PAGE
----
Today Sam and I took a look at the qPCR data from last week’s trial run. We found that the third primer we used (CYP1A) is not functional, as there was no amplification in wells that had the CYP1A primer. Elongation factor was supposed to be our normalizing gene target, but we found there to be a relatively high range in Cq values for the elongation factor gene across treatments (23.92–32.97). This may be due to an outlier cell (1H) which could have been caused by a pipetting error or sample contamination. For future qPCR runs, we will include technical replicates to increase the reliability of the data (we decided not to use technical replicates for this round as it was only a practice run).
Curves for the HSP90 primers looked good and melt curves for elongation factor and HSP90 indicated that there was only one amplification product in each well. We also reviewed some of the basics of qPCR, including how the curve threshold is determined, melt curves, etc.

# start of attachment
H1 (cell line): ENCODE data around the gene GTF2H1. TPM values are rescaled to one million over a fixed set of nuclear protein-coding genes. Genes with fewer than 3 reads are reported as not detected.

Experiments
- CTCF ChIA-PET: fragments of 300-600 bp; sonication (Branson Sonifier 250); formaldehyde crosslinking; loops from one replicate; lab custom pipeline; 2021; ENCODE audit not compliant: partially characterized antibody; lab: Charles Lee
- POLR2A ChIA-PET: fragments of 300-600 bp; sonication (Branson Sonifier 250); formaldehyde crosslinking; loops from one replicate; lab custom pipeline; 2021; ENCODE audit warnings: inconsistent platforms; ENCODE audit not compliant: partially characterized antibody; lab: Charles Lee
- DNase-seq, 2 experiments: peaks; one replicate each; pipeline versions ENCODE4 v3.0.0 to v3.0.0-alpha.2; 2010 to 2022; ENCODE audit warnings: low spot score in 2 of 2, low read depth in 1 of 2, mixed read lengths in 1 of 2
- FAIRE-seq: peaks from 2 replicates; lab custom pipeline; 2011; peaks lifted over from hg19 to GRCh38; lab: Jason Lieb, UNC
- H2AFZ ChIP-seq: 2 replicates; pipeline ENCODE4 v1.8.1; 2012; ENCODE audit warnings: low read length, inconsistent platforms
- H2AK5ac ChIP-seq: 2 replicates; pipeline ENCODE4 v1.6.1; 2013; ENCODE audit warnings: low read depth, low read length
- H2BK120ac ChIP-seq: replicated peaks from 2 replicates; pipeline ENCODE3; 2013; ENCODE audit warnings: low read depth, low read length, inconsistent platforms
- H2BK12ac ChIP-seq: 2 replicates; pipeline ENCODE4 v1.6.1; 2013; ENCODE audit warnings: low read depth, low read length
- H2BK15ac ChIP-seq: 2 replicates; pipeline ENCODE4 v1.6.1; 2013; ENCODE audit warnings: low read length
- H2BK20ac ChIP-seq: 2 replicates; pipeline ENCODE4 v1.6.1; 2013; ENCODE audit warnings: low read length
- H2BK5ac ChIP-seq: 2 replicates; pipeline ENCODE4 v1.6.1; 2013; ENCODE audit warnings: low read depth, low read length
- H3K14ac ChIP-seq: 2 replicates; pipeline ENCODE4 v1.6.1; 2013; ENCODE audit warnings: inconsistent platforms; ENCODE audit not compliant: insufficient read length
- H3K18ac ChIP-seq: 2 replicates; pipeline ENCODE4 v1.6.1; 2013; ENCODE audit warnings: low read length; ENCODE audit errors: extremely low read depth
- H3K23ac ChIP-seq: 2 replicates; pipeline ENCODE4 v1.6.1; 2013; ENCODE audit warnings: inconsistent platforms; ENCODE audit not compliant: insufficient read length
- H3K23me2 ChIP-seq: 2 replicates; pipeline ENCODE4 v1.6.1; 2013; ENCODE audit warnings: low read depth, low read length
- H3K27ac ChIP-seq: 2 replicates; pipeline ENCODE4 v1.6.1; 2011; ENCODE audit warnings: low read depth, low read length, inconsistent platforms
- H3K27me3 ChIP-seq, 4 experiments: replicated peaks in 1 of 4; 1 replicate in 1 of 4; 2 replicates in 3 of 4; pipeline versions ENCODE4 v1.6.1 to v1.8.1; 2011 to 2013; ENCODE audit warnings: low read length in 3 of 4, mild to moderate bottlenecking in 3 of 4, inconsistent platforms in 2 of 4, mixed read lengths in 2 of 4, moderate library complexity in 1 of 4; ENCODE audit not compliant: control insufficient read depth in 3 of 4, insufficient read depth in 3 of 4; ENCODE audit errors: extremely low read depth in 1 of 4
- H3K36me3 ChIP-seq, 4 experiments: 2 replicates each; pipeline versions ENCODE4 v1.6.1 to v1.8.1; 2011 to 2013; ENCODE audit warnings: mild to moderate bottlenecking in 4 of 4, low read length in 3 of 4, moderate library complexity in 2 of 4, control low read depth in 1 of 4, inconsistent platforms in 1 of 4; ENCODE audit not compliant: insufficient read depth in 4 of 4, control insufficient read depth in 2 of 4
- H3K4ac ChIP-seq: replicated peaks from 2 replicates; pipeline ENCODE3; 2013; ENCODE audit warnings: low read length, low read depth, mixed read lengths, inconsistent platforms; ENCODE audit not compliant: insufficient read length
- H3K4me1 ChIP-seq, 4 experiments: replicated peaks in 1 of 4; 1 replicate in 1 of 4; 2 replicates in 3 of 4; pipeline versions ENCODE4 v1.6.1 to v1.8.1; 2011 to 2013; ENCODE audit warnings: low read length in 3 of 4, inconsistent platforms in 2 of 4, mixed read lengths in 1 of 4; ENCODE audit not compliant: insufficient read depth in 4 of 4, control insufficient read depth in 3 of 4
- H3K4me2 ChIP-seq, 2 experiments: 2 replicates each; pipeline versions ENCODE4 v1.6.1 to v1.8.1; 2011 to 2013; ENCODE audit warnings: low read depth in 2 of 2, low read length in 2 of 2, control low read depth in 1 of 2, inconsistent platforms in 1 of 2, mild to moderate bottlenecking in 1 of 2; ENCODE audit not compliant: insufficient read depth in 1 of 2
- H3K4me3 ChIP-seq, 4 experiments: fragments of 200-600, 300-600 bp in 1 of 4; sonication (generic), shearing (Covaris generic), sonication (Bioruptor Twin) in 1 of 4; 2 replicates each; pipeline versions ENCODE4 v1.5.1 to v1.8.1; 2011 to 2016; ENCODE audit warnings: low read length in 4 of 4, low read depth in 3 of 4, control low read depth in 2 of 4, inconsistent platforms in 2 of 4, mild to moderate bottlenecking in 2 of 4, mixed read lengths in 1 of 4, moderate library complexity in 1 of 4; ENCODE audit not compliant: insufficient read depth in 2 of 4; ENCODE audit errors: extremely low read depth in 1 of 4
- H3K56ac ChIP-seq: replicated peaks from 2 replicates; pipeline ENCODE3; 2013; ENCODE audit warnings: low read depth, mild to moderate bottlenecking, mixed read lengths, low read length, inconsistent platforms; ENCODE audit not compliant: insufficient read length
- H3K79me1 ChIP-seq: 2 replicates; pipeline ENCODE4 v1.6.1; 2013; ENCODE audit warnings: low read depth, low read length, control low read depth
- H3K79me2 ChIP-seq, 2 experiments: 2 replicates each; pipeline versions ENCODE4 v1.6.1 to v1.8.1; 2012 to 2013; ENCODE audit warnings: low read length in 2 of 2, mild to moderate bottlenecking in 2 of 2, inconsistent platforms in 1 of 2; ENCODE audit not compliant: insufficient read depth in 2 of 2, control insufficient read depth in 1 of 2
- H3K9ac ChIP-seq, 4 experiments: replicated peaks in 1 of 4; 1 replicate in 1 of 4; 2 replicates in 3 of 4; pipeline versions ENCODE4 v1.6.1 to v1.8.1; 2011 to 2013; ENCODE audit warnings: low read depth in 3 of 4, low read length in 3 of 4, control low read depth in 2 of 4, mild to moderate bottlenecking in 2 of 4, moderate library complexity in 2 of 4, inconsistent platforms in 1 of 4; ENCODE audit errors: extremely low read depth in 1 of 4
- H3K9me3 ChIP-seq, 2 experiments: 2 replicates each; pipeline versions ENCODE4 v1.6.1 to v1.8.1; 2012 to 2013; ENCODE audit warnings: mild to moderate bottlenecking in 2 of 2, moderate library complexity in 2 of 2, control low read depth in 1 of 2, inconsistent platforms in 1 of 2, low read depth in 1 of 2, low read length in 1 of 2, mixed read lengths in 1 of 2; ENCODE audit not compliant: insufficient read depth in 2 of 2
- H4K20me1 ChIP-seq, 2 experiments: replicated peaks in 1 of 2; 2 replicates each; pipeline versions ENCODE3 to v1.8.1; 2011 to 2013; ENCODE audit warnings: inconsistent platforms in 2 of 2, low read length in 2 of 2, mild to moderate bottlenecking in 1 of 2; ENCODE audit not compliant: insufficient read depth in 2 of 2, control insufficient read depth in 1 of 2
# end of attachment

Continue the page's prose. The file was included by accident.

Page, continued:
Link to qPCR data: http://owl.fish.washington.edu/scaphapoda/ronit/admin_2018-09-12%2015-40-46_BR006896.pcrd
Notes about well setup:
1A–1D: Control treatment, elongation factor primer
1E–1H: Row 8 Column 1: CO2 treatment, elongation factor primer
2A–2D: Control treatment, HSP90 primer
2E–2H: CO2 treatment, HSP90 primer
3A–3D: Control treatment, CYP1A primer
3E–3H: CO2 treatment, CYP1A primer
4A–4C: Negative controls (no cDNA)